In Rockland Light Power Co. v. City of New York (289 N.Y. 45, 50, supra), the Court of Appeals held that a complaint for a declaratory judgment should not be dismissed "where the facts alleged show the existence of a controversy concerning `rights and legal relations' and where it appears that the discretionary and extraordinary powers of the court have been invoked for a sufficient reason."Summary of this case from Red Robin Stores v. Rose
Argued May 26, 1942
Decided July 29, 1942
Appeal from the Supreme Court, Appellate Division, Third Department, BERGAN, J.
William C. Chanler, Corporation Counsel ( Richard H. Burke, Paxton Blair and John E. Egan of counsel), for appellant.
Jackson A. Dykman, Elton H. Beals and Samuel M. Cuddeback for respondent.
In the execution of its plan to obtain an additional water supply from tributaries of the Delaware river, the city of New York is engaged in the construction of a dam across the Neversink river in Sullivan county, New York. In March, 1940, the city instituted two proceedings described respectively as "Delaware Section No. 10, Watershed Department" and "Delaware Section No. 11," for the appropriation of real property required for the construction of the dam and for a reservoir of water behind the dam. Commissioners of Appraisal have been appointed in these proceedings.
The plaintiff is a gas and electric corporation organized under the laws of the State of New York. It is engaged in the manufacture, sale and distribution of electricity and gas to consumers in the counties of Rockland, Orange and Sullivan, and owns plants and systems for such manufacture, sale, and distribution. It also owns parcels of real property, available for development for use in its business, situated upon the Neversink river below the dam under construction by the city. In the two proceedings instituted by the city, the city is not seeking to appropriate any of the plaintiff's property. Indeed, none of the property described in those proceedings is below the dam. Even though the city does not seek to appropriate real property on the Neversink river below the dam, the proposed diversion of water by the dam, when completed, will be an invasion of the property rights of the owners of such property and will cause damage to them.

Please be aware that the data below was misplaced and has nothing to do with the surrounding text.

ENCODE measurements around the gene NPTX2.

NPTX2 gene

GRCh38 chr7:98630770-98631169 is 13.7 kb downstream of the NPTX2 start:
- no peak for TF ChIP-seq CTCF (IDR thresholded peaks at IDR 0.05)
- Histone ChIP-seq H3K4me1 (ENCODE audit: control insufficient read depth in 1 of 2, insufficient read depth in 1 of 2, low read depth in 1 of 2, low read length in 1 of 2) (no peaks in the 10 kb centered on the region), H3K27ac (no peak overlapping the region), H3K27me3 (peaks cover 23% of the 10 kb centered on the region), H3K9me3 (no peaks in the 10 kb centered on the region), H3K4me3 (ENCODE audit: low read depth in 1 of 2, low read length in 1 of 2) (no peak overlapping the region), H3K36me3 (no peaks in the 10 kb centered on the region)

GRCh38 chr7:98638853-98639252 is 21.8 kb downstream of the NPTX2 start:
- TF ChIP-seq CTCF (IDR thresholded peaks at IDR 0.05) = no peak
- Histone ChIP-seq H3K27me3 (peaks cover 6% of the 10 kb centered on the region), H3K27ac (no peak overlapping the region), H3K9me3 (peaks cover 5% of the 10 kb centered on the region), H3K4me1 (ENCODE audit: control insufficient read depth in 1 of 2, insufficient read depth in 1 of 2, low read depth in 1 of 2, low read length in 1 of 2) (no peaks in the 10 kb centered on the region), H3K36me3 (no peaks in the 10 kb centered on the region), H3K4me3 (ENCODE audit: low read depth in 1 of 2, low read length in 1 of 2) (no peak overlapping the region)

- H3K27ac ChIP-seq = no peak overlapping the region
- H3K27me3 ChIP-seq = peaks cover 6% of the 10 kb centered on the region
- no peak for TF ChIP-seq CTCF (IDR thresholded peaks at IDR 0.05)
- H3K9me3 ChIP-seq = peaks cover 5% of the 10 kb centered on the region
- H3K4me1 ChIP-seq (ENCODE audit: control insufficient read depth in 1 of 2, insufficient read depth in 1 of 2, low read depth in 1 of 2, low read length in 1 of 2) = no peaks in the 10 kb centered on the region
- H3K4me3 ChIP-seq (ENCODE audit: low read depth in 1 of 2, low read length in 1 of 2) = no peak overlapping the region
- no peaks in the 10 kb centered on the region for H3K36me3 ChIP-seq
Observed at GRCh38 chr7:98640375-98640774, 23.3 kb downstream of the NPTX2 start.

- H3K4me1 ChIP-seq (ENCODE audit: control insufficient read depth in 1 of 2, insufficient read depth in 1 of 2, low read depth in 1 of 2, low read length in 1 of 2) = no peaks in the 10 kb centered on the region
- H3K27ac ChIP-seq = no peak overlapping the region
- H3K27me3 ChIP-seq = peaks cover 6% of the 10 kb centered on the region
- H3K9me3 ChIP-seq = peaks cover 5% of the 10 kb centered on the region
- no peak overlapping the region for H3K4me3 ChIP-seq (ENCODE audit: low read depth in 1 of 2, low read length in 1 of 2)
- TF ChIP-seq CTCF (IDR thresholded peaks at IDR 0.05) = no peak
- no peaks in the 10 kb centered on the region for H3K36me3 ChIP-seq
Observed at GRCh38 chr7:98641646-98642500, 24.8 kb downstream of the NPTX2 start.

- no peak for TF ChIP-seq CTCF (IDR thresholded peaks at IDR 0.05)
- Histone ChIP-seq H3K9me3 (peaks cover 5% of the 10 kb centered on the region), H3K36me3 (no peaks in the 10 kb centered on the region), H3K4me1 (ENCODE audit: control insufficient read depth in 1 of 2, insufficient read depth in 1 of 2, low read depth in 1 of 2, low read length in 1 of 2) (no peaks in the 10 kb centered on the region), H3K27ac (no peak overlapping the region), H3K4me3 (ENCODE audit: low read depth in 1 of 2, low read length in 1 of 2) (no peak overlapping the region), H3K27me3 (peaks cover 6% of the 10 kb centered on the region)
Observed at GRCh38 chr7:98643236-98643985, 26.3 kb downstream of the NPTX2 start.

Proceedings for the appropriation, by the city of New York for a city purpose, of real property, situated in Ulster, Delaware, Orange or Sullivan county, are regulated by chapter 41 of the Administrative Code of the City of New York (L. 1937, ch. 929). Section K41-44.0, so far as material upon this appeal, provides: "The owner of any real estate, not taken, situate in any one or more of the counties of Ulster, Delaware, Orange or Sullivan, or of any established business, directly or indirectly decreased in value by reason of the execution of any plans for or by the acquisition of land by the city for a water supply from the Rondout and Delaware watersheds within such counties, or any of them, pursuant to law, his or its assigns, or personal representatives shall have a right to damages for such decrease in value, from the time of the beginning of such decrease in value, * * *."